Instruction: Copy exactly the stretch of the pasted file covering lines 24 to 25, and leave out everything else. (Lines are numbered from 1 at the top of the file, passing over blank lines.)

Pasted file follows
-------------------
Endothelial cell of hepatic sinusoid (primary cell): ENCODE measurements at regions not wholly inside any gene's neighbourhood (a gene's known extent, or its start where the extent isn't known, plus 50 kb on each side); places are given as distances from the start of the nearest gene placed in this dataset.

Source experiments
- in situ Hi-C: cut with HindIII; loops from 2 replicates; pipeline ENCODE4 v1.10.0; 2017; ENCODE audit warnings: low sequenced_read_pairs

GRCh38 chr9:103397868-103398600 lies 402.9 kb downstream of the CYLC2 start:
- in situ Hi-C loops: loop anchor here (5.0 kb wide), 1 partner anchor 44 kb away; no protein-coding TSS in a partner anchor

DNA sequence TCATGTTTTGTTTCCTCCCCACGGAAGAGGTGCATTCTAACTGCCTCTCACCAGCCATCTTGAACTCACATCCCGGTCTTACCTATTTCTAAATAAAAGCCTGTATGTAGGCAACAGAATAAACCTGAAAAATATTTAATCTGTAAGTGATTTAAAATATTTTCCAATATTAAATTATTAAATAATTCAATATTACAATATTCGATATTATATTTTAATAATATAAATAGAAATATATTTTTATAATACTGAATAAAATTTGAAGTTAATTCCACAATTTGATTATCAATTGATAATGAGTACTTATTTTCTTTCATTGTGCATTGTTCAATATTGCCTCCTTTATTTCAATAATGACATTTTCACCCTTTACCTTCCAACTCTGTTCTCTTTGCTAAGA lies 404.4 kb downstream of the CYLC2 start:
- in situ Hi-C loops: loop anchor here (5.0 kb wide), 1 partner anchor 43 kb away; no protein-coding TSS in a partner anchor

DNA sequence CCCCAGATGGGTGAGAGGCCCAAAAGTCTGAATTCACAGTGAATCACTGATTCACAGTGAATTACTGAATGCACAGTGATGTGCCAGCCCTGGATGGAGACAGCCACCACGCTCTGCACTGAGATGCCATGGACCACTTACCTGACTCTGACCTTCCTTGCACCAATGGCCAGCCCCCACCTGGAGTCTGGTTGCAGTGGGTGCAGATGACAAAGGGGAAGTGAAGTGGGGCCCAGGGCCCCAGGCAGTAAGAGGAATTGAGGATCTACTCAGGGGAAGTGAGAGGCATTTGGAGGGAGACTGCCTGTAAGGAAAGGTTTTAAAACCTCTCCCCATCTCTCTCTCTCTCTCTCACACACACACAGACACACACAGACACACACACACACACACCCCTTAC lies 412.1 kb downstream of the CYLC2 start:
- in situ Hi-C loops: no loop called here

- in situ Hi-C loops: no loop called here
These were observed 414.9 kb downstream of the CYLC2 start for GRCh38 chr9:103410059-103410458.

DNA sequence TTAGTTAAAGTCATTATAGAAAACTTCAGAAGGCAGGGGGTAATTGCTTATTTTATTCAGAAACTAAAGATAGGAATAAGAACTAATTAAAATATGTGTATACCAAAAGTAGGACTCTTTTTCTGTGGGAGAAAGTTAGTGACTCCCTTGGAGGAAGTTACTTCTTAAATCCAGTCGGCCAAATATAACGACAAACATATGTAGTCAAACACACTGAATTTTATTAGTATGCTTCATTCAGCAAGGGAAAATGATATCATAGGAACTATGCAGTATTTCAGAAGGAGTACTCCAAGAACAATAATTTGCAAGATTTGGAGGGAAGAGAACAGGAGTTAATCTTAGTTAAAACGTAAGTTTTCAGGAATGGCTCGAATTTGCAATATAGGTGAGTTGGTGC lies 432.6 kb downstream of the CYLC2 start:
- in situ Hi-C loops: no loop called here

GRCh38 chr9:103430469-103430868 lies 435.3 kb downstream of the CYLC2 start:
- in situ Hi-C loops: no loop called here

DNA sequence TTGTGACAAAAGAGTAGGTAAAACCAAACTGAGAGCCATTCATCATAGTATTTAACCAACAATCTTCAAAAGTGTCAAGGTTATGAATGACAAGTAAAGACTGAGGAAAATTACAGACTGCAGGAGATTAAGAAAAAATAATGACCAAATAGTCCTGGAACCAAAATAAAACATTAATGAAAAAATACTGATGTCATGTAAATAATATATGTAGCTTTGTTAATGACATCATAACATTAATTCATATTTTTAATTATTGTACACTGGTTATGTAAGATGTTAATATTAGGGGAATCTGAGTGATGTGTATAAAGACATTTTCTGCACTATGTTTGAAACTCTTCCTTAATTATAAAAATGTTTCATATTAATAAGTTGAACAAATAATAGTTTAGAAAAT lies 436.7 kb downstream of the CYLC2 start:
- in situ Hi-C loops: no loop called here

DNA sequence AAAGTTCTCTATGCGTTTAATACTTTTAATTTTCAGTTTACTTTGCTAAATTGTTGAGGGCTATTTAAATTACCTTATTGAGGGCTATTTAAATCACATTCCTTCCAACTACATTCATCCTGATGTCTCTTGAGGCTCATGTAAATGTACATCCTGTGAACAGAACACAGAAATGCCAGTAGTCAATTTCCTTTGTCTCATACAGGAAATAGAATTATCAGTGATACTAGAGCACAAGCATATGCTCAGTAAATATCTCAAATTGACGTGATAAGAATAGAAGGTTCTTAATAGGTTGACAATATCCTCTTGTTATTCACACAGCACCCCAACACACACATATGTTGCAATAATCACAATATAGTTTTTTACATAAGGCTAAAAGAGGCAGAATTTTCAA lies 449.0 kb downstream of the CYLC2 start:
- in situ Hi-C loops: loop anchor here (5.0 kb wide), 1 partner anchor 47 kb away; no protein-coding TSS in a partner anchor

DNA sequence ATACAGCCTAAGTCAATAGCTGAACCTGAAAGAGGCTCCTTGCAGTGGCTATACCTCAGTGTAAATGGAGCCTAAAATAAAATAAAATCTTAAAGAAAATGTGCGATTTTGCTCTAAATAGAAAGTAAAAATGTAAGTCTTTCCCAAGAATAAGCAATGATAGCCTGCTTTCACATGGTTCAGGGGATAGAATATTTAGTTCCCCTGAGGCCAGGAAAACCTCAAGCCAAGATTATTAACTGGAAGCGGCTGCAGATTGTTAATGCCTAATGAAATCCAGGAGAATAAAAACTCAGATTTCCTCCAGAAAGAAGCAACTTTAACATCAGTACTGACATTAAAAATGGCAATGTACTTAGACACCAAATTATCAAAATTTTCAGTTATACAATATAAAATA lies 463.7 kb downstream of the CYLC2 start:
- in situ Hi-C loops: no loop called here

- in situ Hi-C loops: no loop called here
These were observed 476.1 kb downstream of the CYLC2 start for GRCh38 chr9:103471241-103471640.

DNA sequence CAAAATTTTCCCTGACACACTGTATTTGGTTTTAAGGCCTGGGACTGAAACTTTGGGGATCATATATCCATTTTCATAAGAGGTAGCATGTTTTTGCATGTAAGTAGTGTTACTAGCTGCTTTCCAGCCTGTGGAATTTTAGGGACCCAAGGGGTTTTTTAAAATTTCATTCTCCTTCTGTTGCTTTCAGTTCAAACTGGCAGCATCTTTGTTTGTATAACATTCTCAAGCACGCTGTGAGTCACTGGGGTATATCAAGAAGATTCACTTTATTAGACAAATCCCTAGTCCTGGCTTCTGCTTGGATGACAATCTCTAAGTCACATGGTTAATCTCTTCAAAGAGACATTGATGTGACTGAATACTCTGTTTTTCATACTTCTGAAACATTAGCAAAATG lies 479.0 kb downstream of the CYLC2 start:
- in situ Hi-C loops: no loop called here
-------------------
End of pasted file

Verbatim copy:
DNA sequence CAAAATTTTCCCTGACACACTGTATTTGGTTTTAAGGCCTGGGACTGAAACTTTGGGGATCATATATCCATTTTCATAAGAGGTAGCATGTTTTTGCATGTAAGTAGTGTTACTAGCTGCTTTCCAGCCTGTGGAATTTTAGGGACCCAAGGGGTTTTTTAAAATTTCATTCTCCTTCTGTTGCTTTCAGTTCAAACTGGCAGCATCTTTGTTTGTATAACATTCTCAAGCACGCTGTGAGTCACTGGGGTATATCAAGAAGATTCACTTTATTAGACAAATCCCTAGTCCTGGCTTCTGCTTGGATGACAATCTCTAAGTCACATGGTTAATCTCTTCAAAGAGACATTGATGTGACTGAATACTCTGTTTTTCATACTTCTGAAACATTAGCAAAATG lies 479.0 kb downstream of the CYLC2 start:
- in situ Hi-C loops: no loop called here